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  • Bare Branches: The Security Implications of Asia's Surplus Male Population
  • J. Roberts, Ph.D.
Bare Branches: The Security Implications of Asia's Surplus Male Population Authors: Valerie M. Hudson and Andrea M. den Boer Publisher: The MIT Press, 2004 ISBN: 0-262-08325-6

Bare Branches: The Security Implications of Asia's Surplus Male Population, by Valerie Hudson and Andrea den Boer, is a controversial book. The book starts from the premise that "scarcity of resources and unequal access to those resources are the most important sources of conflict at any level of analysis" (p.3). Hudson and den Boer apply this premise to human female scarcity and argue that scarcity of females, as revealed by high sex ratios, can lead to domestic and international violence, perpetuated mainly by low-status, unmarried young males, called "bare branches" by the Chinese. That scarcity can lead to conflict is not a new concept. The philosophers of ancient Greece talked about it in relationship to wealth scarcity. It was Aristotle who said "poverty is the parent of revolution and crime." In the 19th century Charles Darwin put competition and associated conflict over scarce resources at the center of his theory of natural selection. In the 1970s, E.O. Wilson made competition over scarce resources one of the cornerstones of sociobiology. More recently Homer-Dixon has shed light on the relationship between environmental scarcity and conflict.

The notion that scarcity of females can lead to aggressive behavior among males is also not new. Darwin discussed it as an important component of non-human male violence. Many biologists since Darwin have documented, among non-humans, examples of male-male aggression over scarce females. Turning to humans, anthropologists have documented instances of male-male aggression among tribal units resulting from scarcity of females (see, for example, the study of the Yanamamo by William Divale and Marvin Harris). Prior to the work of Hudson and den Boer, in the early 1990s, Amartya Sen talked about "missing females" in Asia. So what have Hudson and den Boer done that is new and controversial? In short, they are the first scholars to assert that, under certain conditions resulting from a complex set of colliding variables, female scarcity can lead to international conflict. They are, therefore, the first scholars to elevate this issue to the level of international security. This is new. And it is controversial.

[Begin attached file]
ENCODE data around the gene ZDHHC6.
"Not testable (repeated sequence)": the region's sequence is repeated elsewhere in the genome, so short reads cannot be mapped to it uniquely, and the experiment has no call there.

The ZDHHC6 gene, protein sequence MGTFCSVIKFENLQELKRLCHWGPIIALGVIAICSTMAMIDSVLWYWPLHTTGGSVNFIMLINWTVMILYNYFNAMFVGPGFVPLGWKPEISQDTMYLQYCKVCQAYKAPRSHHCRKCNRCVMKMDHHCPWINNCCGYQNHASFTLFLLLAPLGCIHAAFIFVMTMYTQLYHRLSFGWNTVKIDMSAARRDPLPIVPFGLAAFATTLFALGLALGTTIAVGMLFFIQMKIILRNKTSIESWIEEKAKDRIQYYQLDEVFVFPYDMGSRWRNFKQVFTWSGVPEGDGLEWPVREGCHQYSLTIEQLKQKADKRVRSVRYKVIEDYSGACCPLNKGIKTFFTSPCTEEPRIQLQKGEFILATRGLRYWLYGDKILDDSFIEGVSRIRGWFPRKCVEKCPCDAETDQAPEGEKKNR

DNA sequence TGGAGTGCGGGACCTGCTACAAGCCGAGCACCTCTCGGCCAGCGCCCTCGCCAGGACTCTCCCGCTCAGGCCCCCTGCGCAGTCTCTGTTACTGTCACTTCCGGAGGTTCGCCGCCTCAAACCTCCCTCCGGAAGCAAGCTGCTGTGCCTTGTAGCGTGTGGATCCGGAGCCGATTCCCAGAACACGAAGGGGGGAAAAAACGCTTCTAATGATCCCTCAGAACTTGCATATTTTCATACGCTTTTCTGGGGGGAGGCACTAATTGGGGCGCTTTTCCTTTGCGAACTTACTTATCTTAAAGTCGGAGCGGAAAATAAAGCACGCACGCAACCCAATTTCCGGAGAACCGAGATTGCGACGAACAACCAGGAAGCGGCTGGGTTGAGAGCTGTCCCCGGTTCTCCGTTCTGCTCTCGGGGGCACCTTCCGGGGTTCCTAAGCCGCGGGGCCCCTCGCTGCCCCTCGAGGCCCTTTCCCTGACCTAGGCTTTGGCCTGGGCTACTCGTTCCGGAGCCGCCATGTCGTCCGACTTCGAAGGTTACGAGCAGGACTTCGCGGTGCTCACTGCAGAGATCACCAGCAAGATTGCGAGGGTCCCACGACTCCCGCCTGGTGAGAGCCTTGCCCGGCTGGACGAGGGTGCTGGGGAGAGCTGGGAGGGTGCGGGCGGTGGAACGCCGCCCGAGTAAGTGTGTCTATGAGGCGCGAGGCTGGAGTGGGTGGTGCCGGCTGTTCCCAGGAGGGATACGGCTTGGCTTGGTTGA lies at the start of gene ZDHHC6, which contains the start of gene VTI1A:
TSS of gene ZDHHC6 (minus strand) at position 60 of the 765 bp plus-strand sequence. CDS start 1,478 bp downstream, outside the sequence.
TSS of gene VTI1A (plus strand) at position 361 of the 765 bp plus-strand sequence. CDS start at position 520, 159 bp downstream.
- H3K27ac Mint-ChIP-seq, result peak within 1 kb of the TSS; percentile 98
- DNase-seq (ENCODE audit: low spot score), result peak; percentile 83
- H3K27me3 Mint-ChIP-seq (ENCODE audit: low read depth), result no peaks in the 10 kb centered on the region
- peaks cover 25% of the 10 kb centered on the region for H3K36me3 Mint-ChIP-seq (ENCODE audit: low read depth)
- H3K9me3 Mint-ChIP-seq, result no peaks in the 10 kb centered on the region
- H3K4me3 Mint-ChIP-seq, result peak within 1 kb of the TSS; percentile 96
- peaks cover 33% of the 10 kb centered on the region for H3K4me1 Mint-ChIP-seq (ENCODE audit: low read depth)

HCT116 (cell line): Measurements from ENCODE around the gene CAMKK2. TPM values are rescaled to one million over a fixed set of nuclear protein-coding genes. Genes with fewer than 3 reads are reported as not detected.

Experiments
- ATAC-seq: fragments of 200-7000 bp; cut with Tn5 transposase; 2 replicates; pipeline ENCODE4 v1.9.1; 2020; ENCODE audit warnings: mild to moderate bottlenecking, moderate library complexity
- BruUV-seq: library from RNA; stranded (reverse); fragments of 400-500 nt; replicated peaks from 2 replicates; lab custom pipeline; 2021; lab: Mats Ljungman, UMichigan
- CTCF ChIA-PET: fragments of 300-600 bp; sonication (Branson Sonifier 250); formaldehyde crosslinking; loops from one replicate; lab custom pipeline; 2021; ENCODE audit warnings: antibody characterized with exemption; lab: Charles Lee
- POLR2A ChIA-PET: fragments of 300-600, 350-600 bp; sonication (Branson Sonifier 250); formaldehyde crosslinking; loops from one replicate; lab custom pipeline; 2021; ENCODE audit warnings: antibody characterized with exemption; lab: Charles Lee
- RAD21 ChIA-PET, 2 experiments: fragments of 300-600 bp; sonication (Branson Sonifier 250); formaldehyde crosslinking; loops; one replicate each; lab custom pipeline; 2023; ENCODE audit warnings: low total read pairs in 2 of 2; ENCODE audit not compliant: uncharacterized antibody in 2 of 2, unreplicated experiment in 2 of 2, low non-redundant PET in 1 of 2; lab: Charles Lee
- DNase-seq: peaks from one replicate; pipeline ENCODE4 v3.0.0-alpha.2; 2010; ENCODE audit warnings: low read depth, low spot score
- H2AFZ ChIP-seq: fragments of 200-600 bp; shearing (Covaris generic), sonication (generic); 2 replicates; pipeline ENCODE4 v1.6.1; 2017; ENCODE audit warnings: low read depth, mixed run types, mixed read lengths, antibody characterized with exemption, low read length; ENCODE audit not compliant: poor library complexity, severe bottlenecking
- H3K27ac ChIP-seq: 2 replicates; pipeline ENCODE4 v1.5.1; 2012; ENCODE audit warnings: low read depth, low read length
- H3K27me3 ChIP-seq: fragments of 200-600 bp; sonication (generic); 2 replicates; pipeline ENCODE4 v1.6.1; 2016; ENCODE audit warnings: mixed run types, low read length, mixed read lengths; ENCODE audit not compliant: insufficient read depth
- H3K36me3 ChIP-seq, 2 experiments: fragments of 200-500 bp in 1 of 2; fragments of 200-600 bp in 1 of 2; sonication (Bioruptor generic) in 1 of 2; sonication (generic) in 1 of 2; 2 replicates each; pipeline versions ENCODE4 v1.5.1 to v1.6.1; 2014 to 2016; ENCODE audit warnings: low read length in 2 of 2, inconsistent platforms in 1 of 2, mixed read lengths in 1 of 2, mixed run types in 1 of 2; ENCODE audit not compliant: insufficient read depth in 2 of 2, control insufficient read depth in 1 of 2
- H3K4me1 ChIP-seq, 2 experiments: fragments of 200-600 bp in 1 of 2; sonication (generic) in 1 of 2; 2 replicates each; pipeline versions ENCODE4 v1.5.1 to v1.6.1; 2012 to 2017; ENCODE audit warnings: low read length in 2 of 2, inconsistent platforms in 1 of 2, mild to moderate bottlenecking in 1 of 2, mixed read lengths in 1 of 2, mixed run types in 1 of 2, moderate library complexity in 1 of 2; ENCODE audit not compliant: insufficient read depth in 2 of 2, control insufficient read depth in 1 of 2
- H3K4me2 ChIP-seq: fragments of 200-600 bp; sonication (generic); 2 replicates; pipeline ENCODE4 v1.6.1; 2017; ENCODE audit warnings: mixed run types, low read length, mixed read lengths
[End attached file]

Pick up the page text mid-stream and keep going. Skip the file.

In order to buttress their argument, the authors take a hard look at China and India, two countries with abnormally high sex ratios. The reason for focusing on China and India is made clear by the following statement by the authors: "If violence against females within a society bears any relationship to violence within and between societies, then it should be possible to observe this relationship at work in societies where violence against women is exaggerated—that is, in countries where offspring sex selection is prevalent, such as China and India" (p.4).

Since the mid-1980s widespread sexual selection has produced abnormally high sex ratios [End Page 83] in both China and India. This has led to large populations of low status young males (large in relationship to their female cohorts). And both countries are set for large population increases in the near future, leading to an increase in the number of young surplus males. According to Hudson and den Boer, if governments fail to provide these surplus males with positive alternatives to violence, the entire region could suffer from instability. Governments threatened by surplus males often attempt to solve the surplus male problem by employing them in large scale construction projects (something that has proven effective in China) or promoting migration to frontier areas. But, in some cases, governments address the problem by becoming more authoritarian and militaristic. In the worst case scenario, governments begin to see inter-state warfare as a viable solution to the male surplus problem. If this tactic is taken by the governments of China and India, the negative consequences will be global in scope.

The 333 page book is organized into seven chapters. Chapter 1 focuses on methodology and theory underpinning their main argument. A brief overview of security studies is presented. The...


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